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C3 - Chemistry in Action
Transcript of C3 - Chemistry in Action
Topic 2 - Qualitative Analysis
1 Water Solutes
2.1 Calculate the concentration of solutions in g dm-3
2.2 Demonstrate an understanding that some areas of the country have dissolved calcium or magnesium ions in their tap water and that the presence of these ions makes the water hard
2.3 Describe problems caused by hard water, including: a) it does not easily form a lather with soap b) it reacts with soap to form a precipitate (‘scum’), which causes soap to be wasted
HSW 11 Presenting information, developing an argument and drawing a conclusion, using scientific, technical and mathematical language, conventions, and symbols and ICT.
2 Hard & Soft Water
2.4 Describe hard water as either temporary or permanent, and describe how boiling removes temporary hardness but not permanent hardness
2.5 Explain how hard water can be softened by removing the dissolved calcium and/or magnesium ions and that this can be done by: a) boiling (for temporary hard water only) b) using an ion exchange resin
3 Finding the Mass of Solute in Solution
2.6 Evaporate a solution to dryness to determine the mass of solute dissolved in a solution
D/C - Know which ions are dissolved in water that makes it 'hard' or 'soft'
B/C - Describe some of the problems that hard/soft water causes
A/A* - Calculate the concentration of solutions in g/dm3
Calculate concentration of solutions in g/dm3
Collect primary qualitative and quantitative data
Define the following words:
Complete the practical to investigate which how the
type of water
affects how well soap forms a
The concentration of a solution tell you how much
is dissolved in how much
It is given in g/dm3 (grams per litre)
The calculation therefore is...
Complete worksheet C3.5a
which one is the independent and which is the dependent variable?
Add the highlighted terms to your glossary of keywords
Problems with 'hard' water
What did you notice about how the 'hardness' of the water affected how easily a lather formed?
In 'hard' water, what else is formed when soap is added?
Video Revision - Recap and Review
Complete the summary sheet to check your understanding
D/C - Know the difference between temporary and permanent hard water
B/C - Describe how water can be softened using boiling or ion exchange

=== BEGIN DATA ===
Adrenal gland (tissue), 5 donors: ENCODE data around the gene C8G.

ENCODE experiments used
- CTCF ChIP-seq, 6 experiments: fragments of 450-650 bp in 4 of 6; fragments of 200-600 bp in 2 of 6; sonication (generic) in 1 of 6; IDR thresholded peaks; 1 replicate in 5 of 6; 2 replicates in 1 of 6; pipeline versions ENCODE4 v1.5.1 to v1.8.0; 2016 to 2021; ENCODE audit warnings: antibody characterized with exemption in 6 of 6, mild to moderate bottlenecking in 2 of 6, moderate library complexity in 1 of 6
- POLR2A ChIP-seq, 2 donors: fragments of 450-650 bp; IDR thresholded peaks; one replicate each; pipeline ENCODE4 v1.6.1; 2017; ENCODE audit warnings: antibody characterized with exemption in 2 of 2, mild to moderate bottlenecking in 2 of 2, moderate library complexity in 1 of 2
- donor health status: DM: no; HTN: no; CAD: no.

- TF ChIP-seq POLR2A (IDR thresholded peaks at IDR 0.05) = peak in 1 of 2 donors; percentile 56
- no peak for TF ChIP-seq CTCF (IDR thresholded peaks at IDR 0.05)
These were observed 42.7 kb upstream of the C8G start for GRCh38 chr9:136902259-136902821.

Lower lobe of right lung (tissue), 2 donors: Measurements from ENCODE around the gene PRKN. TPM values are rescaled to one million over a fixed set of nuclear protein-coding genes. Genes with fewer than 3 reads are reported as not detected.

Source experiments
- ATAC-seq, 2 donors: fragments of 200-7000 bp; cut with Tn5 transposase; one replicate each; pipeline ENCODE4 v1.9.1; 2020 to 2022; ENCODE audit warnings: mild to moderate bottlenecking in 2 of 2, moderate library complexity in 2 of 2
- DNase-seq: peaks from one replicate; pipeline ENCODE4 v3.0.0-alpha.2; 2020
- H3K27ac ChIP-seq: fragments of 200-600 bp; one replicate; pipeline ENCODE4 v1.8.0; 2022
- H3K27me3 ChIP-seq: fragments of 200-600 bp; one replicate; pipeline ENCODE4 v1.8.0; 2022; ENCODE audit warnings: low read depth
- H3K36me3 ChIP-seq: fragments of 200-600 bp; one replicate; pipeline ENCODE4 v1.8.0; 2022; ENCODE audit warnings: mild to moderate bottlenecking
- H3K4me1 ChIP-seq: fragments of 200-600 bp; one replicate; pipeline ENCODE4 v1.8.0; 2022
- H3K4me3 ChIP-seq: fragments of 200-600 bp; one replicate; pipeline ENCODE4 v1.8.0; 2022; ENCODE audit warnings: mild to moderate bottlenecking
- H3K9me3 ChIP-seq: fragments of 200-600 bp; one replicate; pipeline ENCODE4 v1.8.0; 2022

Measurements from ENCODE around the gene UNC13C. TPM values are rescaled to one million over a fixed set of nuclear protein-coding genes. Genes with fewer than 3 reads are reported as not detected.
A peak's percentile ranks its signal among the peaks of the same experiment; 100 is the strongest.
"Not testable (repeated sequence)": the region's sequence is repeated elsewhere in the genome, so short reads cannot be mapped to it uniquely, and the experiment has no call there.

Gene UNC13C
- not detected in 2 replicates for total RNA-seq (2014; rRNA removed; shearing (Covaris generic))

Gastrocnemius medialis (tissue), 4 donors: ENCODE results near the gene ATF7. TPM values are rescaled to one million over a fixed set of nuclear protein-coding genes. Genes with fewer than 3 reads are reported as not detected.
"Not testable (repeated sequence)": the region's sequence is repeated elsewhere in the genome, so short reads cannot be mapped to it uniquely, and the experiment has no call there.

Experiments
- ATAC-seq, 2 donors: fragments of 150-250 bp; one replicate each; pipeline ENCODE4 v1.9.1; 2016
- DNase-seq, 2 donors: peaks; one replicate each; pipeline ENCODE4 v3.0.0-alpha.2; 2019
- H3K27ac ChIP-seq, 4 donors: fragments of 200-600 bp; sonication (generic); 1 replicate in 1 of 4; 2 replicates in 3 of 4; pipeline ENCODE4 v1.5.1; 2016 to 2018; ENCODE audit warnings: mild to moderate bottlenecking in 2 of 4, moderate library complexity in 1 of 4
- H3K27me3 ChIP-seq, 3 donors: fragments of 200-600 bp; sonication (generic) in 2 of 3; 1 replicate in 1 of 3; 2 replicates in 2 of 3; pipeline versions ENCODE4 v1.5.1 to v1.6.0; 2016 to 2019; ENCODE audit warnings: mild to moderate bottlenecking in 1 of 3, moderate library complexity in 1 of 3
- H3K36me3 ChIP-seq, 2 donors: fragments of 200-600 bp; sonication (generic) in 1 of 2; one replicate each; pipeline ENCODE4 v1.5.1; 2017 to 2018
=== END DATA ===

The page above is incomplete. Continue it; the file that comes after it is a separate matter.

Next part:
A/A* - Explain how an ion exchange resin works to soften water
Collect primary qualitative data
Describe the difference.
Temporary Hard Water
Permanent Hard Water
Complete the practical to investigate the effect of
which one is the independent and which is the dependent variable?
To prepare for next lesson you must make sure you have read through the following 2 pages from the GCSE Bitesize website.
(you only need to read the first page)
(just page 4)
D/C - Produce a simple plan and carry out the investigation safely
C/B - Produce a plan including a hypothesis, controlled variables and a sensible range and carry this out
A/A* - Carry out the investigation you have planned and present the results in an appropriate way
Planning an investigation to collect valid results
Presenting quantitative data in tables and graphs
4 Particles and Moles
H 2.7 Demonstrate an understanding that the amount of a substance can be measured in grams, number of particles or number of moles of particles
H 2.8 Convert masses of substances into moles of particles of the substance and vice versa
H 2.9 Convert concentration in g dm-3 into mol dm-3 and vice versa
Soluble Salts (Part 1)
2.10 Demonstrate an understanding that if soluble salts are prepared from an acid and an insoluble reactant:
a) excess of the reactant can be added to ensure that all the acid is used up
b) the excess reactant can be removed by filtration
c) the solution remaining is only salt and water
6 Preparing Soluble Salts (Part 2)
2.11 Demonstrate an understanding that if soluble salts are prepared from an acid and a soluble reactant:
a) titration must be used to determine the exact amount of the soluble reactant that reacts with the acid b) the acid and the soluble reactant can then be mixed in the correct proportions c) the solution remaining after reaction is only salt and water
2.12 Describe an acid–base titration as a neutralisation reaction where hydrogen ions (H+) from the acid react with hydroxide ions (OH-) from the base
7 Acid/Alkali Titration
2.13 Describe how to carry out simple acid-base titrations using burette, pipette and suitable acid-base indicators
2.14 Carry out an acid-base titration to prepare a salt from a soluble base
8 Titrations and Calculations
H 2.15 Carry out simple calculations using the results of titrations to calculate an unknown concentration of a solution or an unknown volume of solution required
9 Revise and Review
To Prepare for next lesson make sure you try the interactive investigation by clicking the link below
Pay attention to the different steps in the practical and make a note of what is changed and what is kept the same in each case
Watch the Video by clicking on the Youtube Link to get an idea of what a 'mole' is and why it is important to Chemists
In the next lesson you will be working with moles so be prepared!
Look through the slides in the powerpoint
It goes over work from your Core Science which you have already studied, but is a very useful reminder
Pay particular attention to the section on 'Making Salts'
Go through the slides on the presentation, it will go over how different salts are made.
Pay attention to the chemical reactions and symbols used in each example
Watch the video. It discusses what a 'TITRATION' is and what they are used for.
Pay particular attention to the procedure/method that they use as you will be conducting your own titration in the next lesson and should be familiar with the different steps.
I would recommend taking notes on the different steps
Watch the video which goes through how to use a titration to find out the unknown concentration.